Next-generation cell phone networks are arriving in Africa, a region some carriers view as an enormous business opportunity, despite widespread poverty.
Less than 10 percent of the population of even the most technologically developed countries has telephone service of any kind. In Nigeria, the figure is less than half of 1 percent.
That translates into hundreds of millions of potential customers. And although trying to sell mobile phones to people who don’t even have old-fashioned landline models might seem like folly, business and infrastructure concerns may give cellular the edge.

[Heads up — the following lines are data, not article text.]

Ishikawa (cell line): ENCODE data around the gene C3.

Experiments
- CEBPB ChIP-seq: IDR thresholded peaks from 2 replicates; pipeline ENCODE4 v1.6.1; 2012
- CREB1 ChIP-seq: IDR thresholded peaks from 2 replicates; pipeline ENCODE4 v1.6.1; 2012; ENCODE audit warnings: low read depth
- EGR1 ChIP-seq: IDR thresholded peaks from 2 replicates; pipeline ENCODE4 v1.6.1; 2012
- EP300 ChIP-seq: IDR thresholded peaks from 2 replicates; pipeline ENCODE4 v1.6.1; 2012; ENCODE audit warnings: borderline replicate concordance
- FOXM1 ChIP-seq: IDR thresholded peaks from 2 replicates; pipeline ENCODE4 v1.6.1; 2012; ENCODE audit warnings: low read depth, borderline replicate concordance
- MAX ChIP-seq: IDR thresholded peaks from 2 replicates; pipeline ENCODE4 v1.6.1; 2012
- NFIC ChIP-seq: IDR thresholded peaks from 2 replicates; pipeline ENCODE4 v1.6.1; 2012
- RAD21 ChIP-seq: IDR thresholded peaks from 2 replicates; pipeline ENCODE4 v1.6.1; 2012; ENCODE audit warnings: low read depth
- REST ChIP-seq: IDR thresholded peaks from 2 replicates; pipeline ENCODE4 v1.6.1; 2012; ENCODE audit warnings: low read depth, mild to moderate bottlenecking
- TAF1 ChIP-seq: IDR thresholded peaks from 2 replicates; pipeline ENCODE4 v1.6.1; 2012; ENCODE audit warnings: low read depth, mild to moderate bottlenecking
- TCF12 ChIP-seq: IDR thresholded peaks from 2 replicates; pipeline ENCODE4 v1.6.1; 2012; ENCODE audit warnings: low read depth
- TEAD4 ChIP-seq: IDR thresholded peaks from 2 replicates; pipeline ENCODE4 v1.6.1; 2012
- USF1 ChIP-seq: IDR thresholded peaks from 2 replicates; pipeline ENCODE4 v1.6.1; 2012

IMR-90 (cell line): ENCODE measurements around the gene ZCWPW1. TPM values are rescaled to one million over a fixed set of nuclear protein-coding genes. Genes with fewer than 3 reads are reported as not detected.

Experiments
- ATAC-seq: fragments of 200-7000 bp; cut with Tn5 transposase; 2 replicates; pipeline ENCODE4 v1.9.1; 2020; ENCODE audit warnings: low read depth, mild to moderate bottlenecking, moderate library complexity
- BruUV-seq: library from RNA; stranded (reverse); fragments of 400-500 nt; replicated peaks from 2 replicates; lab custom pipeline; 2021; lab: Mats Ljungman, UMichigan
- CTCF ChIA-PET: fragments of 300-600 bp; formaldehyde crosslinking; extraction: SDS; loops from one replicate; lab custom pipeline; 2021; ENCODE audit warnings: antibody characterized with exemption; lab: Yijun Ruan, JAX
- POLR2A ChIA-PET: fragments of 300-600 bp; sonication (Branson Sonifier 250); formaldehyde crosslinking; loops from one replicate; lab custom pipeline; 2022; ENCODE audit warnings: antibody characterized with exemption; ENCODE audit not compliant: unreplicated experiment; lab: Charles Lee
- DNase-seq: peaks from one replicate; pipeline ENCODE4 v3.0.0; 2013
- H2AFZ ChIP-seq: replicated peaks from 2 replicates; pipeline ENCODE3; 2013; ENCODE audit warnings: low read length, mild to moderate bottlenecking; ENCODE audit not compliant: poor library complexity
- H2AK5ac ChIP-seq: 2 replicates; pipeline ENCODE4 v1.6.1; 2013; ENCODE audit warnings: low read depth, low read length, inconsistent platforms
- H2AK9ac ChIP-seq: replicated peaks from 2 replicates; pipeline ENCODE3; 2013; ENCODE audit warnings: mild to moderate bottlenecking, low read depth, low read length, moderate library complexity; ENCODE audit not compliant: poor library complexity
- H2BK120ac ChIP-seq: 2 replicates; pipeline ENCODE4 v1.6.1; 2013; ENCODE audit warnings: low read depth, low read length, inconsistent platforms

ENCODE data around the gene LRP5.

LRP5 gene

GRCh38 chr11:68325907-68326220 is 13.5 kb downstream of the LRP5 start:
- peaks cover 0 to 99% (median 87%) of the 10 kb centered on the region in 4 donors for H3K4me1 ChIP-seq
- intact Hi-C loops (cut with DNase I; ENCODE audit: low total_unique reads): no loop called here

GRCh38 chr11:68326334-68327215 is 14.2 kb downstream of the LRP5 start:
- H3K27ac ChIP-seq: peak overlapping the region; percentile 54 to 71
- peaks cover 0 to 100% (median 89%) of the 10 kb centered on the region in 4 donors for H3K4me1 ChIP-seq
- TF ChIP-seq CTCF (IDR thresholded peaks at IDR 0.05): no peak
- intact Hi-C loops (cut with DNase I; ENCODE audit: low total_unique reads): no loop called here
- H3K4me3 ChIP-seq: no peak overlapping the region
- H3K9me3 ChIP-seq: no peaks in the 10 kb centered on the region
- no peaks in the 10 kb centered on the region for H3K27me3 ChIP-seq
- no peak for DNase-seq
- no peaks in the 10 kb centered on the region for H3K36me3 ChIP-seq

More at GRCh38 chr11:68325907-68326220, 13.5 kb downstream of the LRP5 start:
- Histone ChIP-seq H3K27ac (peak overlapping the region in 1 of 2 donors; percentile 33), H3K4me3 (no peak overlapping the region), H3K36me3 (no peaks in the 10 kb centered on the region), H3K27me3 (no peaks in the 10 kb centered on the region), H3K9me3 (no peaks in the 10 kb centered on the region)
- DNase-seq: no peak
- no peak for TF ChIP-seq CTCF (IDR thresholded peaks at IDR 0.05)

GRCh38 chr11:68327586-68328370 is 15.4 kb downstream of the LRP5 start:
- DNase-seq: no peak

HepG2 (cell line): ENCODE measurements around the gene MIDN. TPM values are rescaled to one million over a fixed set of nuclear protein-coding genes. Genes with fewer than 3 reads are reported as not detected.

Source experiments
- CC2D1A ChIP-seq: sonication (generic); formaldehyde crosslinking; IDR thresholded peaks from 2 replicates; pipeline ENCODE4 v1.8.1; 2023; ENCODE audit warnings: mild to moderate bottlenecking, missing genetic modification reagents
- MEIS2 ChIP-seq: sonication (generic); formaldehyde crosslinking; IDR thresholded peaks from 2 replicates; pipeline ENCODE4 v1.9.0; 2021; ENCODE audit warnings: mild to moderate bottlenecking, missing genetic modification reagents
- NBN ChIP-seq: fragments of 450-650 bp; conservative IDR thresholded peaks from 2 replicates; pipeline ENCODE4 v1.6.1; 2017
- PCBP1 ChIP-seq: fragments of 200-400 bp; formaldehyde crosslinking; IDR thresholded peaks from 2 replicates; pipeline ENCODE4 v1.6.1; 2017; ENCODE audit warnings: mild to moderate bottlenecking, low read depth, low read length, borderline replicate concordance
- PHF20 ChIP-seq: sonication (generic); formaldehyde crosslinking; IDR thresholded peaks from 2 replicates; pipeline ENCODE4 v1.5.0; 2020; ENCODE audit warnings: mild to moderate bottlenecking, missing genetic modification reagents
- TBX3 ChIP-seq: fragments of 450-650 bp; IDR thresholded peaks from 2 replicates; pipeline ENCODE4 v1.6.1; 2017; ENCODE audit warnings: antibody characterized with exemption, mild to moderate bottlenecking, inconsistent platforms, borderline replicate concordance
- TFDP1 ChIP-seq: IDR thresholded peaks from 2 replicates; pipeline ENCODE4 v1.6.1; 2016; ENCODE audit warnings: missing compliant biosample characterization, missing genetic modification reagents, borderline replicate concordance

But just as in China, a huge untapped population doesn’t necessarily mean instant jackpot-size revenue for phone sellers, Beckert said. Poverty is certainly one of the biggest obstacles keeping phones out of Africa’s hands.
“Look at how many (customers) are in China, then look at the average income,” Stephan Beckert pf TeleGeography said. “You’re seeing factory workers making 60 cents per day. They aren’t going to buy cell phones anytime soon.”